Egyptian cigarette industry

The Rise and Decline of the Egyptian Cigarette Industry

Egyptian cigarette industry

‍Photo by WikimediaImages on Pixabay

Keywords: Egyptian cigarette industry, global fashion, cultural influence, state tobacco monopoly, Greek industrialists, counterfeits, nationalization, Turkish tobacco

In the late 19th century, Egypt experienced an unexpected boom in its cigarette industry, becoming a major exporter and a trendsetter in global fashion. This was a rare phenomenon at a time when cultural influence predominantly flowed from the center to the periphery. The Egyptian cigarette industry also stood out as one of the earliest producers of globally traded finished goods outside of the Western world. In this article, we will explore the rise and subsequent decline of the Egyptian cigarette industry, its impact on global markets, and the cultural significance it held during its heyday.

The Unexpected Rise of the Egyptian Cigarette Industry

Egypt, known for its exports of raw materials and imports of manufactured goods, was an unlikely candidate for a thriving cigarette industry. Moreover, the quality of Egyptian-grown tobacco had always been poor, and the cultivation of tobacco was banned in 1890 to facilitate tax collection. However, the imposition of a state tobacco monopoly in the Ottoman Empire created a unique opportunity for Egypt. Many Ottoman tobacco merchants, mainly ethnic Greeks, migrated to Egypt due to its cultural similarities and its exemption from the tobacco monopoly as a result of British occupation.

Nestor Gianaclis, a Greek entrepreneur who arrived in Egypt in 1864, played a pivotal role in establishing the industry. In 1871, Gianaclis set up a factory in Cairo’s Khairy Pasha palace, and with the arrival of British troops in Egypt in 1882, Egyptian cigarettes gained popularity among British officers. The demand for Egyptian cigarettes grew rapidly, leading to their exportation to the United Kingdom and other parts of Europe. Greek industrialists like Gianaclis and Ioannis Kyriazis of Kyriazi Frères successfully produced and exported cigarettes using imported Turkish tobacco, meeting the global demand for cigarettes in the late 19th century.

The Global Influence of Egyptian Cigarettes

Egyptian cigarettes produced by Gianaclis and others became so popular in Europe and the United States that they inspired a multitude of locally produced counterfeits. One notable example is the American Camel brand, established in 1913, which incorporated Egyptian motifs such as the camel, pyramids, and palm trees on its packaging. Greek immigrants in the United States also imported or produced their own versions of Egyptian cigarettes. For instance, S. Anargyros imported Egyptian Deities and later manufactured Murad, Helmar, and Mogul, while the Stephano Brothers produced Ramses II cigarettes.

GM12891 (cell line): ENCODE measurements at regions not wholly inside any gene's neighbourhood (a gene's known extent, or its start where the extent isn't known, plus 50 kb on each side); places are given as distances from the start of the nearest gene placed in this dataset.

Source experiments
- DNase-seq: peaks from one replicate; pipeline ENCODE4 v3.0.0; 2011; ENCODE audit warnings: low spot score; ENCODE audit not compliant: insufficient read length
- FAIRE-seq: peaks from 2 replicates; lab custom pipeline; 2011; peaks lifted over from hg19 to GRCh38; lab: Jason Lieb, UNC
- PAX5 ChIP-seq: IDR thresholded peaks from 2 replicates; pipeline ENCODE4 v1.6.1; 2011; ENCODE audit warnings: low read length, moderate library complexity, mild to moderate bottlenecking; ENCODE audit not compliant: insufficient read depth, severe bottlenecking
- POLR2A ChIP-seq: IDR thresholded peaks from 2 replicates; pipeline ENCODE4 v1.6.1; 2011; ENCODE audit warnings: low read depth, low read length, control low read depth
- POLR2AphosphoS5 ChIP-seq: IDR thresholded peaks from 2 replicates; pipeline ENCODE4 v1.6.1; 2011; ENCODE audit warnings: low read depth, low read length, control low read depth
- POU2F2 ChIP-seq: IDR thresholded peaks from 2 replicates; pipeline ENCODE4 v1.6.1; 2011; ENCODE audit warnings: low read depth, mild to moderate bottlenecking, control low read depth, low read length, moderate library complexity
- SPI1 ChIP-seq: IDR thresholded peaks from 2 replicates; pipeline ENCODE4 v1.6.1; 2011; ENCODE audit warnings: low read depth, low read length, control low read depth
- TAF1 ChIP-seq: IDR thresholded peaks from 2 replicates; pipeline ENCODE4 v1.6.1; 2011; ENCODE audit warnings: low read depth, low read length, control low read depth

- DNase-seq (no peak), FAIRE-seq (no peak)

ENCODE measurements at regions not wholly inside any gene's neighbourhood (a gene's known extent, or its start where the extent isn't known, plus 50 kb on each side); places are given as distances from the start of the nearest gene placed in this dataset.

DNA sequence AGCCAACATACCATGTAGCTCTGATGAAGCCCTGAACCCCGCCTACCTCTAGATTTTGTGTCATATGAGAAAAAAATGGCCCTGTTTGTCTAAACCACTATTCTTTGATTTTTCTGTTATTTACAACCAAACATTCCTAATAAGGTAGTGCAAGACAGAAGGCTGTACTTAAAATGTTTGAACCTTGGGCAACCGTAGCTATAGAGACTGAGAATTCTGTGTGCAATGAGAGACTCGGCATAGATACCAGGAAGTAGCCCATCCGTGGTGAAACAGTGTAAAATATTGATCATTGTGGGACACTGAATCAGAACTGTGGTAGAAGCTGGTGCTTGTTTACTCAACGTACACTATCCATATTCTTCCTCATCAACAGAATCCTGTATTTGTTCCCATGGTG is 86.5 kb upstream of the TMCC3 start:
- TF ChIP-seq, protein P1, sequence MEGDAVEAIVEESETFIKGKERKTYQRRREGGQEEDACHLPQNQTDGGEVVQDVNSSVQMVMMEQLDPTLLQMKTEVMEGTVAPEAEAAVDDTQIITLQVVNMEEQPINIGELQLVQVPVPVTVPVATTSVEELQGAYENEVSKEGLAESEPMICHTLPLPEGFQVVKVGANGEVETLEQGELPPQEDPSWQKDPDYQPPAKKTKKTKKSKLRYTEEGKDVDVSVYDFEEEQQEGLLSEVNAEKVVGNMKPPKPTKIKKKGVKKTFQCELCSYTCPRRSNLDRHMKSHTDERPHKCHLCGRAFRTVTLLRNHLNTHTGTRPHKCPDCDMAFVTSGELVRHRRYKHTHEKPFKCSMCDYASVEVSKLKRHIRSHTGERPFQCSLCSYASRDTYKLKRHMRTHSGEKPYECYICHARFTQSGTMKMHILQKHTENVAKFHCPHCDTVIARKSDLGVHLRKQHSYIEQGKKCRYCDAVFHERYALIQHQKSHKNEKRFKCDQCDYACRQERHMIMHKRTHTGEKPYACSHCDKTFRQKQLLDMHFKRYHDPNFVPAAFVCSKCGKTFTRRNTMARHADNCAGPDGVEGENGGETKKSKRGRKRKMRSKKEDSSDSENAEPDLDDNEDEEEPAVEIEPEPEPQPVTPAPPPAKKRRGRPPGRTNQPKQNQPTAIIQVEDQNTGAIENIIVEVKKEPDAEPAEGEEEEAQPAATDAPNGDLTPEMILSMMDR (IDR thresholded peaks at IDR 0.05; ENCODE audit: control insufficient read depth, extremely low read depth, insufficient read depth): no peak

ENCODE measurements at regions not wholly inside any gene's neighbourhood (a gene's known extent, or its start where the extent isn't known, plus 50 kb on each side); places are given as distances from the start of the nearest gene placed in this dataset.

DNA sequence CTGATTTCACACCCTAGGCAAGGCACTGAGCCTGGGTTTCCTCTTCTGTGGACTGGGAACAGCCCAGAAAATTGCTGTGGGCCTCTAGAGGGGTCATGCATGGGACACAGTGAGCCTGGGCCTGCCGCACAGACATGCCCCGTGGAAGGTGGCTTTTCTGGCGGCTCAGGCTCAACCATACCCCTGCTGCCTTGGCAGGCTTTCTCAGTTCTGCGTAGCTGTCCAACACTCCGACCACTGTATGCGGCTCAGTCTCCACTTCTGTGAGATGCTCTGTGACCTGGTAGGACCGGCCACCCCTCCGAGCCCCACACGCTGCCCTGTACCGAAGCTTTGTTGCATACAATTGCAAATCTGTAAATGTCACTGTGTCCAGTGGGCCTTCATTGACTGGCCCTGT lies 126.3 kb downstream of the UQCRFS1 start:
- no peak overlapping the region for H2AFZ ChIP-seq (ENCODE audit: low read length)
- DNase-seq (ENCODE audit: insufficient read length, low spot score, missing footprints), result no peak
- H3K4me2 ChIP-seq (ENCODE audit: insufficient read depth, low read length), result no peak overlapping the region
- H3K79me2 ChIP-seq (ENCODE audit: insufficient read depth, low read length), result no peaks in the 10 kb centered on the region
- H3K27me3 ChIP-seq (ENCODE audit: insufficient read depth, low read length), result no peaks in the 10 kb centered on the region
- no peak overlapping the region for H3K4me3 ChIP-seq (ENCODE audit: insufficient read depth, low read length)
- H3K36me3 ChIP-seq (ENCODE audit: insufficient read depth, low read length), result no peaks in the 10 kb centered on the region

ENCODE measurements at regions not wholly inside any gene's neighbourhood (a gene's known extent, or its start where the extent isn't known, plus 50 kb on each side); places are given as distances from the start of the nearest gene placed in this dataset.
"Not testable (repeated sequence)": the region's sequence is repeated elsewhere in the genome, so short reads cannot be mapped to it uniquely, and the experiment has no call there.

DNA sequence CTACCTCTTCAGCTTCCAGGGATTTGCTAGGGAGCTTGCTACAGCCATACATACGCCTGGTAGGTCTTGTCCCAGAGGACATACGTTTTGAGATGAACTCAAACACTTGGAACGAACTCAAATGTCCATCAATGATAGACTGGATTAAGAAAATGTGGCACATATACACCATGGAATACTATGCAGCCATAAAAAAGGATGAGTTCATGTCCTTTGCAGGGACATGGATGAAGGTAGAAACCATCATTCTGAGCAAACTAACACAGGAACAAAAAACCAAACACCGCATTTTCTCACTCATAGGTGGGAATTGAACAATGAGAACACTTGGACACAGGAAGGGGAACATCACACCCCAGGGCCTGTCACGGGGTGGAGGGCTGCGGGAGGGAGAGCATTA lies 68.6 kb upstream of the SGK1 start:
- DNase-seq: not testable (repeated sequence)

To illustrate the magnitude of the Egyptian cigarette industry, let’s take a look at the cigarette production of major manufacturers in Cairo from 1897 to 1901:

Kyriazi Frères76,386 kg120,987 kg140,654 kg
Nestor Gianaclis37,178 kg55,203 kg70,680 kg
Dimitrino et Co.24,569 kg27,916 kg30,980 kg
Th. Vafiadis et Co.21,568 kg23,861 kg32,067 kg
M. Melachrino et Co.17,920 kg20,782 kg60,237 kg
Nicolas Soussa Frères—-29,260 kg70,982 kg
Others47,952 kg59,224 kg70,982 kg
Totals225,573 kg307,973 kg434,860 kg

The Decline of the Egyptian Cigarette Industry

Tastes in Europe and the United States started shifting away from Turkish tobacco and Egyptian cigarettes during and after World War I. Virginia tobacco gained popularity, leading to a decline in the demand for Egyptian cigarettes. The Greek-run tobacco industry in Egypt suffered further setbacks when it was nationalized after the Egyptian coup d’état of 1952. Egyptian-made cigarettes were no longer exported and were known for their poor quality and low price.

However, cigarettes containing Turkish tobacco, including those grown in what is now Greece, continued to be manufactured and sold as “Turkish cigarettes” in the US, the UK, and Germany. Turkish tobacco remained a key ingredient in American blend cigarettes, which were introduced with the famous brand Camel in 1913. Today, Turkish tobacco is still used in the production of American blend cigarettes, alongside Virginia and Burley tobacco varieties.

Cultural Significance

The popularity of Egyptian cigarettes in Europe and the United States had a significant cultural impact. In Arthur Conan Doyle’s 1904 story “The Adventure of the Golden Pince-Nez,” the character interviewed by Sherlock Holmes is described as a heavy consumer of Egyptian cigarettes. Egyptian cigarette advertisements were also parodied in Hergé’s graphic novel “Cigars of the Pharaoh,” where characters in ancient Egyptian attire smoke opium-laced cigars. Additionally, Egyptian cigarette brands like Kyriazi Frères and M. Melachrino et Co. made appearances in popular culture, such as the 2017 movie “Blade Runner 2049” and the TV show “Little House on the Prairie.”


The rise and decline of the Egyptian cigarette industry is a fascinating tale of unexpected success and subsequent challenges. Despite the poor quality of Egyptian-grown tobacco, Greek entrepreneurs like Nestor Gianaclis and Ioannis Kyriazis managed to create a thriving industry by utilizing imported Turkish tobacco and capitalizing on the global demand for cigarettes. However, changing tastes and the nationalization of the industry ultimately led to its decline. Nevertheless, the cultural influence of Egyptian cigarettes and their impact on fashion and popular culture during their heyday cannot be understated. The Egyptian cigarette industry remains a testament to the power of innovation and cultural exchange in shaping global markets.

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